The whole thing about plate not being good for cavalry is out because at least a good portion of the army used crossbows.
« Last Edit: March 31, 2013, 12:52:49 PM by R.E.H.W.R. »
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Re: Truth Hits You Like Katana Bricks (from Fail Quotes)
« Reply #20 on: March 31, 2013, 08:21:16 PM »
I meant in weapon usage, like the katana was kinda used in lateral cuts. while the European longsword was used in a kind of wagon wheel movement.

I am stuck on that one. I can only assume that it would be a more simplified version of Chinese sword play today. Look at the video bellow and try to imagine this without all the flashy and fancy stuff and more oriented toward practical things like parrying blows, Striking gaps in armor, attacking vital points etc.


Quote
As with the Plate armor, Maybe? Either the Chinese never thought of it, the climate wasn't good for it, they never encountered the stuff,
The Europeans encountered a form from the Romans, who encountered it from the Greeks or they government so regulated the army that nobody could experiment with it. The Chinese were a very regular army while the European armies, most soldiers brought their own stuff.

Hmm I guess.

You mean this right? (Image Bellow)



I thought most of Europe had standardized equipment during the late medieval period.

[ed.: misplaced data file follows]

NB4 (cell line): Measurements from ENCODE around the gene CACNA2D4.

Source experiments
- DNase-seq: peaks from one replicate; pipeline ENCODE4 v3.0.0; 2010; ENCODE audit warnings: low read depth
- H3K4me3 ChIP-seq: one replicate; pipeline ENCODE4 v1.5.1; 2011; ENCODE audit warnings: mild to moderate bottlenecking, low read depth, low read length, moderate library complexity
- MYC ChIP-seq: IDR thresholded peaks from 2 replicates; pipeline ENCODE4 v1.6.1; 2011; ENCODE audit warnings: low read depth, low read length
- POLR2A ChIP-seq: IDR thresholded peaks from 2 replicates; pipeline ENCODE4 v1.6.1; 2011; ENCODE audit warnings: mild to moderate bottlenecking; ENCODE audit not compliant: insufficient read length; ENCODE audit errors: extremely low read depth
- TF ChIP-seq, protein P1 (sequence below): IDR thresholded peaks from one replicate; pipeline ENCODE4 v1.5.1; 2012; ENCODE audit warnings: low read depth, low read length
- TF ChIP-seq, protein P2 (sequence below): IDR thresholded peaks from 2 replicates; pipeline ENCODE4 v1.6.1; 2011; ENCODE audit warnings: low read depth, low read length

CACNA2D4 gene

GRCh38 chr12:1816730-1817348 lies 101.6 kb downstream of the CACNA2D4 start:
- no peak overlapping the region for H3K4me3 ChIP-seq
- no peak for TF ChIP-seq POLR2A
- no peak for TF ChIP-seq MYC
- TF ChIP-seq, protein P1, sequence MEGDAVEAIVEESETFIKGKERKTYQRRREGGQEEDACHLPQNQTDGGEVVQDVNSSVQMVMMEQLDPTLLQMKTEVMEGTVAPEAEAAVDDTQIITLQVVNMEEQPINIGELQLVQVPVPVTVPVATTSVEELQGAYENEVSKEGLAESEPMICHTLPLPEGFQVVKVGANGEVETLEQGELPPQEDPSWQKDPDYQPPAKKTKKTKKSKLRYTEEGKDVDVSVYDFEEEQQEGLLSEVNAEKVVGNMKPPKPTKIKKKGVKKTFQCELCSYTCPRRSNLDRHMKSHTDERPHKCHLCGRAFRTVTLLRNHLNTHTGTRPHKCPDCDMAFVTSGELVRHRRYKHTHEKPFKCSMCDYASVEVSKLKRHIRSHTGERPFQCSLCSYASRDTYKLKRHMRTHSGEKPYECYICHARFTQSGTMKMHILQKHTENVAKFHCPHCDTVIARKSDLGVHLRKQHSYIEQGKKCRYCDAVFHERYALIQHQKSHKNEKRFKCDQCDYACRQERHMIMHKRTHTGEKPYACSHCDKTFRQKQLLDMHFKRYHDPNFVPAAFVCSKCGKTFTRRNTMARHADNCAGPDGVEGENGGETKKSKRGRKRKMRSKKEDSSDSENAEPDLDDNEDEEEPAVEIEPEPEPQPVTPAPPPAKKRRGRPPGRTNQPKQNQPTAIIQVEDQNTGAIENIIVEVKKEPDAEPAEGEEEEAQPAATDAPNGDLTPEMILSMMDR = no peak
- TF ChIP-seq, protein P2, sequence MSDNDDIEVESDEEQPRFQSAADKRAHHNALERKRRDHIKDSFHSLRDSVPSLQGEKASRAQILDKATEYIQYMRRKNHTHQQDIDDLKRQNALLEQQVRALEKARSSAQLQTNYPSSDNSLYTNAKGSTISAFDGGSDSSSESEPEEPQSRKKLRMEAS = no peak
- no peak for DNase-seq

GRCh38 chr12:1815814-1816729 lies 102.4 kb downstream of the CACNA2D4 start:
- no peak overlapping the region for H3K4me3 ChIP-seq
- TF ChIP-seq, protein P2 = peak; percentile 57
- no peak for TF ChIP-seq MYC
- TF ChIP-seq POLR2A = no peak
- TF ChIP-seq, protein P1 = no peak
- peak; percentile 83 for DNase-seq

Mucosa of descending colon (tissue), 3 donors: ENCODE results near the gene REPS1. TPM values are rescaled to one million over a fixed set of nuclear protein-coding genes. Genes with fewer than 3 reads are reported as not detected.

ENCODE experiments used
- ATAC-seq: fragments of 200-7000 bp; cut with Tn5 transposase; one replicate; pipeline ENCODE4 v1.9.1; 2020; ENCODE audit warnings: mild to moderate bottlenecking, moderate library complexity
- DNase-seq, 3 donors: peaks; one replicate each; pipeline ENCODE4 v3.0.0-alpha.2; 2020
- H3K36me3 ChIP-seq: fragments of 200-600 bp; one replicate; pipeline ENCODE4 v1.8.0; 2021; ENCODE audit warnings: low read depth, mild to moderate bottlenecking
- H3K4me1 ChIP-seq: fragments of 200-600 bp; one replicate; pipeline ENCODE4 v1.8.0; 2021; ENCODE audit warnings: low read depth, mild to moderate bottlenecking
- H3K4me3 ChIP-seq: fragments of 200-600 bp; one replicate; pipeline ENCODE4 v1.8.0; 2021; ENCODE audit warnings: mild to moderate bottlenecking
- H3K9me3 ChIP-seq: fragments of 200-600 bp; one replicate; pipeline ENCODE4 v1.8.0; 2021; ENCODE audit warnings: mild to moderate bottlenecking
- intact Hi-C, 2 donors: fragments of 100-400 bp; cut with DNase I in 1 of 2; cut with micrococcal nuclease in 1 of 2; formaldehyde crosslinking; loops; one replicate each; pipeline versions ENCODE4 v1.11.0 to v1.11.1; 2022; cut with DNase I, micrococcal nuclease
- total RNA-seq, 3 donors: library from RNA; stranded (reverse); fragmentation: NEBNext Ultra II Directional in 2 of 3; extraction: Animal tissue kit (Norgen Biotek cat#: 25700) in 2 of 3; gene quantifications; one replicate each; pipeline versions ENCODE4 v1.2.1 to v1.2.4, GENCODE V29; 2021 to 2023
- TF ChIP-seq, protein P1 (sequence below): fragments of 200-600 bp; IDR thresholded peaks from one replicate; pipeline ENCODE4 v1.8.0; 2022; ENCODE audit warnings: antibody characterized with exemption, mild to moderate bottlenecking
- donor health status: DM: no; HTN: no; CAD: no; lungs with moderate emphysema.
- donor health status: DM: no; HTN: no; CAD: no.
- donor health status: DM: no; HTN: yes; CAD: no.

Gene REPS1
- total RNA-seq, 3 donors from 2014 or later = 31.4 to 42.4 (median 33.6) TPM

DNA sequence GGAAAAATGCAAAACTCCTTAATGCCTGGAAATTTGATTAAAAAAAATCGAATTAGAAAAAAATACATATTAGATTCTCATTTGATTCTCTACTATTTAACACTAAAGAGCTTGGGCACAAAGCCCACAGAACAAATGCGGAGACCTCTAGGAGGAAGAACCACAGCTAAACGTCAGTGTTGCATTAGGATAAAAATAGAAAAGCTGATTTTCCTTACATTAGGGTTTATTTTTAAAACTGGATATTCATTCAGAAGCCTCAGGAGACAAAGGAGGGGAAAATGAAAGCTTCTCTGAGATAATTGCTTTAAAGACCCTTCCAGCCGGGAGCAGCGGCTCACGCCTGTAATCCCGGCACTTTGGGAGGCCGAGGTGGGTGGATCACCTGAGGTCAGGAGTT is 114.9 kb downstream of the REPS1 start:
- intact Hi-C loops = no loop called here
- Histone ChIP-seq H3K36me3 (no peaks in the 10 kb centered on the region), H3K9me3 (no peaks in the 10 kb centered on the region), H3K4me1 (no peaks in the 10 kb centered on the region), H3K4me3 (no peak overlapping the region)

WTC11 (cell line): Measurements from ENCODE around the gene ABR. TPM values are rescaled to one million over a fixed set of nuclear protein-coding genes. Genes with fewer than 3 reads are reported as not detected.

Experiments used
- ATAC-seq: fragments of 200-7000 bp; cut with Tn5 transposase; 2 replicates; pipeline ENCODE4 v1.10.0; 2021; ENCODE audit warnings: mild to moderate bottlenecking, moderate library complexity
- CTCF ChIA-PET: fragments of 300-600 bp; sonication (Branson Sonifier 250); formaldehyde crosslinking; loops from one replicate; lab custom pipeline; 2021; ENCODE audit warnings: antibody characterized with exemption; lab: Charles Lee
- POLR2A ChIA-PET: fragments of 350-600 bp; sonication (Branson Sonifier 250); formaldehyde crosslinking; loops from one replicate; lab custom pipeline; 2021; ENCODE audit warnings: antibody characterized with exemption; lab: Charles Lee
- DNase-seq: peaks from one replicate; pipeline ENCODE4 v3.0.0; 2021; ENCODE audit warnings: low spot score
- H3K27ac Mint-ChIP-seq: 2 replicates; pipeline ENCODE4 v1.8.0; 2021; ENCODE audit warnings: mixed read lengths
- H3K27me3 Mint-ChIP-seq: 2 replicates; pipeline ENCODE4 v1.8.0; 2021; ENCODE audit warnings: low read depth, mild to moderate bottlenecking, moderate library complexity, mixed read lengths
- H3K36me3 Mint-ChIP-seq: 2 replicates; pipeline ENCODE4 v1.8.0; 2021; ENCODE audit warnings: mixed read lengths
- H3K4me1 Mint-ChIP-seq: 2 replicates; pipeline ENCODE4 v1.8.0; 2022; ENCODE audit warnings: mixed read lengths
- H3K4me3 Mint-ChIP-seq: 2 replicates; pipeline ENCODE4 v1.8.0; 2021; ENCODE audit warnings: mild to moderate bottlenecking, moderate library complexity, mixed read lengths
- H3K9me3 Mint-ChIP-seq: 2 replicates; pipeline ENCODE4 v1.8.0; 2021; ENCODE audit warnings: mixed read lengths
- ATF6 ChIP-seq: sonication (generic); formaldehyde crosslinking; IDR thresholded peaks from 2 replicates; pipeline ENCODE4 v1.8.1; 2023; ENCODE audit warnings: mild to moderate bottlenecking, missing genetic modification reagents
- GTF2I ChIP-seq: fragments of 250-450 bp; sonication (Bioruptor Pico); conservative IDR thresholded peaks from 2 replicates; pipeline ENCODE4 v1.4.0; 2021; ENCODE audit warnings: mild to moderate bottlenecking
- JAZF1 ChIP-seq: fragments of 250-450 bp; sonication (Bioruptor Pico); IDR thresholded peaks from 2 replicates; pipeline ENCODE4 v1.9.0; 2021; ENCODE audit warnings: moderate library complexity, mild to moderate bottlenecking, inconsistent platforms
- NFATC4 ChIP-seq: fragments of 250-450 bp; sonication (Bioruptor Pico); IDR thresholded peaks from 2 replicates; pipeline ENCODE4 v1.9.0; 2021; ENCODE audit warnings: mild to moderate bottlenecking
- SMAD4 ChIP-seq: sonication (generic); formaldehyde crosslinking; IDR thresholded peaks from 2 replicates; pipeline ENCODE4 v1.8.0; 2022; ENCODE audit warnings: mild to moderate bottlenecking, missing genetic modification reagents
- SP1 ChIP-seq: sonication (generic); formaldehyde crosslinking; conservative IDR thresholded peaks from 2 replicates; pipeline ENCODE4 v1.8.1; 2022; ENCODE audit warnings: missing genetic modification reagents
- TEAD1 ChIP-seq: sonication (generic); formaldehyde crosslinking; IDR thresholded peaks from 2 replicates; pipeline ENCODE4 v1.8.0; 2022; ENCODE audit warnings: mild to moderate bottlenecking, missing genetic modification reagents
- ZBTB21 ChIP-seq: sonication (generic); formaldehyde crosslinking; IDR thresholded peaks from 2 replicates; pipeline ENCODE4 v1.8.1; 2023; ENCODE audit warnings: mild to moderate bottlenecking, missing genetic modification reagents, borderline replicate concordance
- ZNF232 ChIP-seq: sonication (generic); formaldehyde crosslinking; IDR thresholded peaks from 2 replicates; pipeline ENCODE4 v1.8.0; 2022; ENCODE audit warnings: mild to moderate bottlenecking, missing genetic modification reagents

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Re: Truth Hits You Like Katana Bricks (from Fail Quotes)
« Reply #21 on: April 01, 2013, 12:00:01 AM »
I thought most of Europe had standardized equipment during the late medieval period.


Sometimes, usually not, archers usually made or brought their own bows and sidearms, but the lord did supply arrows.
Men at arms usually carried what they could afford, every thing from swords to poleaxes.
Knights were the elite and carried what suited them best on the battlefield.

Battles would get really diverse, You might see someone with a Falchion against someone with a mace.
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Ibrahim90

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Re: Truth Hits You Like Katana Bricks (from Fail Quotes)
« Reply #22 on: April 01, 2013, 12:20:20 AM »

Lamellar is actually pretty strong especially ones made from steel. China also had paper armor, which was also very strong. (See video bellow)

don't get me wrong--I agree. I was just commenting on how different the preferences were.



What always puzzled me is that with such advance metallurgy they never made plate armor.

The videos I posted earlier. The playlist about the armor On the first video I think they missed a few things. The armors that the terracotta soldiers wore from about 5:30 to the end on the first video. I  read that some of them were made from bronze and iron. (See article bellow)

http://www.history-of-armor.com/ChineseArmor.html